The whole premise here is that somehow long range hunting is not really hunting because the animal is so far away. With all due respect to the animals, hunting is about the hunter. If he has the time, money, and skill to put himself atop a ridge and artfully bag an animal on the next ridge over, he's a hunter in my book and an elite one at that. Anyone can bow hunt or pop a deer at 200 yards. Very few will ever possess the skill to make a shot beyond 500 yards and I think that at least a small portion of the angst against long range hunting is that it is by its very nature something that few have access to trying to learn.

Old Hunter
06-02-2012, 11:52 PM
Sabot.

I don't want to start this up again. I just want to ask you a simple question. What is the difference between someone taking a 1000yd shot on an animal, and someone taking a 1000yd shot on a target? How are they different? Couldn't the target shooter take the same shot on an animal? Would he then be a hunter?

Sabot
06-03-2012, 05:46 PM
Fair question. From a certain point of view there is no more difference than a 25 yard bow target in your back yard and a 25 yard shot on a trophy game animal with a bow. Now lets look at the significant differences:

1) Known distance. Target shooting at 1000 yards is generally done on a pre-set range due to safety space limitations. Long range hunters have no such advantages. Even with the best range finders and repeat hunts in the same area, game animals are unpredictable. Is that elk at 917 yards or 971 yards? Get the math wrong and its a clean miss 100% of the time. Unlike misjudging 217 versus 271 where the shot will likely still hit the animal, but in a way that may leave it wounded.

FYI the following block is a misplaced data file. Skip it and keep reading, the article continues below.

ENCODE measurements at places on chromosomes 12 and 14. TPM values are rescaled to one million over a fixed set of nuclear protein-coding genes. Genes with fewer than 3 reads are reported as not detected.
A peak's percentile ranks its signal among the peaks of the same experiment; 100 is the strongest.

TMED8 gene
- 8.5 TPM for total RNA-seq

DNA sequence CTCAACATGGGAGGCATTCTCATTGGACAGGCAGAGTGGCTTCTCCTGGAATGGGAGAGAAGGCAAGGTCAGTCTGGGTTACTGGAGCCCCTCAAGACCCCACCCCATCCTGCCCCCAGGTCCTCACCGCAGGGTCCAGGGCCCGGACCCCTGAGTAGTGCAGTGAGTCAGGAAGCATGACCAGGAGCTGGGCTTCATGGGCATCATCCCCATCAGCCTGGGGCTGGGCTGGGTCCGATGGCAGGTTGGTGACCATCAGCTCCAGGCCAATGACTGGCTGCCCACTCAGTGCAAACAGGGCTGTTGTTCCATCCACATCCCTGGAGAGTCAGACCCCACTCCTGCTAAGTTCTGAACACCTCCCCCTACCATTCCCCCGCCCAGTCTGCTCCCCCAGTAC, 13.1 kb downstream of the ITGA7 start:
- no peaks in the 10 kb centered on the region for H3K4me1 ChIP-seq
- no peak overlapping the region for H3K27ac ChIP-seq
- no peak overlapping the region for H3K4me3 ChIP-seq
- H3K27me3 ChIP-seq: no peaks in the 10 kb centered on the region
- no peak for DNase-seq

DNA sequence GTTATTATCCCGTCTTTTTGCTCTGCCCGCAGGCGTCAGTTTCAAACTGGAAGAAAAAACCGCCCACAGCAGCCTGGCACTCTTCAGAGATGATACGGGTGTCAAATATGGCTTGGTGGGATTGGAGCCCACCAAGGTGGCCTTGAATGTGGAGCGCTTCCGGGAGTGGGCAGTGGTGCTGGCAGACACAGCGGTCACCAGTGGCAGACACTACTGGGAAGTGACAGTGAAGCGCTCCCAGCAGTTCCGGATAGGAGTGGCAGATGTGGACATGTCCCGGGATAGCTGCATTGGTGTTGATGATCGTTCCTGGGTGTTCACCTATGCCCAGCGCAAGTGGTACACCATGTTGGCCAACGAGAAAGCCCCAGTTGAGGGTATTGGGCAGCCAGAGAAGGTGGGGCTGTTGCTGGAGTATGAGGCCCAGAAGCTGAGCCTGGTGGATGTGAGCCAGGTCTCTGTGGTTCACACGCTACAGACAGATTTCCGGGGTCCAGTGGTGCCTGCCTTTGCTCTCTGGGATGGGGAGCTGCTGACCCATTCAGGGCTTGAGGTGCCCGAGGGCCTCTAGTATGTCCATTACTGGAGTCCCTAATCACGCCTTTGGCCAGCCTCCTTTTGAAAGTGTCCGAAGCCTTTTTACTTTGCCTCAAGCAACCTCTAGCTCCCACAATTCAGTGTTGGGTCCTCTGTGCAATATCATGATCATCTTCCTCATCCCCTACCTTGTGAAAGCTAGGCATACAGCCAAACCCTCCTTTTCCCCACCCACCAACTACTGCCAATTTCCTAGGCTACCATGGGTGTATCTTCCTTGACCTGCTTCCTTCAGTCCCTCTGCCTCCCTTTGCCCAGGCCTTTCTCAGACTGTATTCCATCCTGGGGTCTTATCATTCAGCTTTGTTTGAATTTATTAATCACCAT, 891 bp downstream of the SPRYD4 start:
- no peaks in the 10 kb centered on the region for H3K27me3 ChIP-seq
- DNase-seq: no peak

2) Adrenalin -per the above comparison, there is a big difference in the amount of concentration and self control involved in shooting a bow in your back yard versus at a game animal. Target shooters aren't typically faced with oxygen deprivation, heavy clothes, packs and pounding hearts from hiking up a ridge either.
3) Repeat shots - On a long range target, I can blast all day until I get the wind and dope right. Game animals don't stand still for very long in general and even less so with dirt licking up around them. Even when I do figure out the dope, if I try to use it in a hunting situation without accounting for different temperature, altitude and wind, its a miss 100% of the time
4) Environment - Target shooting at long range can be done 365 days a year. One can decide it's too hot, cold, or windy today to shoot. Hunters are restricted by set seasons, generally cold, and with totally unpredictible winds. Long range target shooters have the advantage of shooting on their range in the same direction with the same sun angles, and same prevailing winds on most days.

Comparing hunting to shooting is about like comparing the driving range to a golf course. There are similarities and extreme differences. The skill needed to master a driving range is modest compared to shooting par on a golf course.

Have done a bit of long range shooting, I will hold to my main point that for every 100 guys that think they are going to go out and successfully take a long range shot on game, only a handful of the best practiced and luckiest will connect. There is no need to fear the rise of long range hunting as tied to a massive increase in wounded animals. It's just way too hard to hit ANYTHING past 500 yards to make the slightest difference on the sport. Take a look at how many long range rigs are for sale accross the net and you begin to see that many people thought they could throw enough money at their rifle to be successful at long range and then found out that it's a challenge that money alone can't solve.